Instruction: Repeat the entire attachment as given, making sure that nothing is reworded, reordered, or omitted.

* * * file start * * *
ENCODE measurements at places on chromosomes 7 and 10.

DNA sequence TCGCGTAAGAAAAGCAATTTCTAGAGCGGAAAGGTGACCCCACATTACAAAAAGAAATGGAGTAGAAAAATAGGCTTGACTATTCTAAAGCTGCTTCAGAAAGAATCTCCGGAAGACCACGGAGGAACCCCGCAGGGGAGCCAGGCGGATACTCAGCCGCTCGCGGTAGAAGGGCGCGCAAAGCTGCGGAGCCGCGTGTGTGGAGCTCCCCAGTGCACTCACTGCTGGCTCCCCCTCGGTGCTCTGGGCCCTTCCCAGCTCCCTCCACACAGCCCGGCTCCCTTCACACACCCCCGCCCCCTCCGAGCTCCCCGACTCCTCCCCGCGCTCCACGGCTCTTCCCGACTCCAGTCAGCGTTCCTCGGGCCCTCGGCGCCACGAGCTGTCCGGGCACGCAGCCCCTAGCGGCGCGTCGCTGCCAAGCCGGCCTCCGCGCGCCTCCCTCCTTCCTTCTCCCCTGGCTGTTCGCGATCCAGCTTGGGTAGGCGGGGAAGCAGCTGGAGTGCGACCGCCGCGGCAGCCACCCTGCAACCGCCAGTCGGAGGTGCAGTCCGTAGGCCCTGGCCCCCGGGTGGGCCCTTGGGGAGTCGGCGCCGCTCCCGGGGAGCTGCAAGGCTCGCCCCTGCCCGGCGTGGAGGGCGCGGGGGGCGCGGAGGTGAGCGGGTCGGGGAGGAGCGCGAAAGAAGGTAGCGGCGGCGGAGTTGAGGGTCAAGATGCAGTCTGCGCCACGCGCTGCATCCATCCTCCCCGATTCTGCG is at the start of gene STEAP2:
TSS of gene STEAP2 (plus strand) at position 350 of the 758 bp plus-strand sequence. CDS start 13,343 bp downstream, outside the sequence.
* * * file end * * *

ENCODE measurements at places on chromosomes 7 and 10.

DNA sequence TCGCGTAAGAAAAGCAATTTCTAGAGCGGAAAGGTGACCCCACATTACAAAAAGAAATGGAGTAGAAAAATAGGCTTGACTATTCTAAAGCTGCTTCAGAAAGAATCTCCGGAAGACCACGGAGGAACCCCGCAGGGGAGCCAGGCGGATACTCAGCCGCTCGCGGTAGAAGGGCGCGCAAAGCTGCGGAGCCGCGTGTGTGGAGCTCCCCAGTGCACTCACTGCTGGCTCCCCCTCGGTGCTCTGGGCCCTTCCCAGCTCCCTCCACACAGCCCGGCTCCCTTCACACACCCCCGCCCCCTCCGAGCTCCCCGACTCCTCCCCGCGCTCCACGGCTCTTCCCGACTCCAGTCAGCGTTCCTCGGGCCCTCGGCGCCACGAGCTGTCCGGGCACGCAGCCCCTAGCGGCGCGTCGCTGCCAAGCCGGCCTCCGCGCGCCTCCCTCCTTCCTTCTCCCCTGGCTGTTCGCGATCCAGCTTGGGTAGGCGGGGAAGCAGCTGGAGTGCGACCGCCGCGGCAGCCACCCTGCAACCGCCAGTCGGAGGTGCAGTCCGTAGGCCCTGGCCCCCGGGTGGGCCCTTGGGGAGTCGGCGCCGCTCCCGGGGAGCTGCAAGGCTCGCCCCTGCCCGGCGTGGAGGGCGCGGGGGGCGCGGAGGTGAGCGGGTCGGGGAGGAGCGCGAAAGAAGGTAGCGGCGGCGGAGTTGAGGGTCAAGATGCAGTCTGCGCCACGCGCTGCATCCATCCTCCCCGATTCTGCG is at the start of gene STEAP2:
TSS of gene STEAP2 (plus strand) at position 350 of the 758 bp plus-strand sequence. CDS start 13,343 bp downstream, outside the sequence.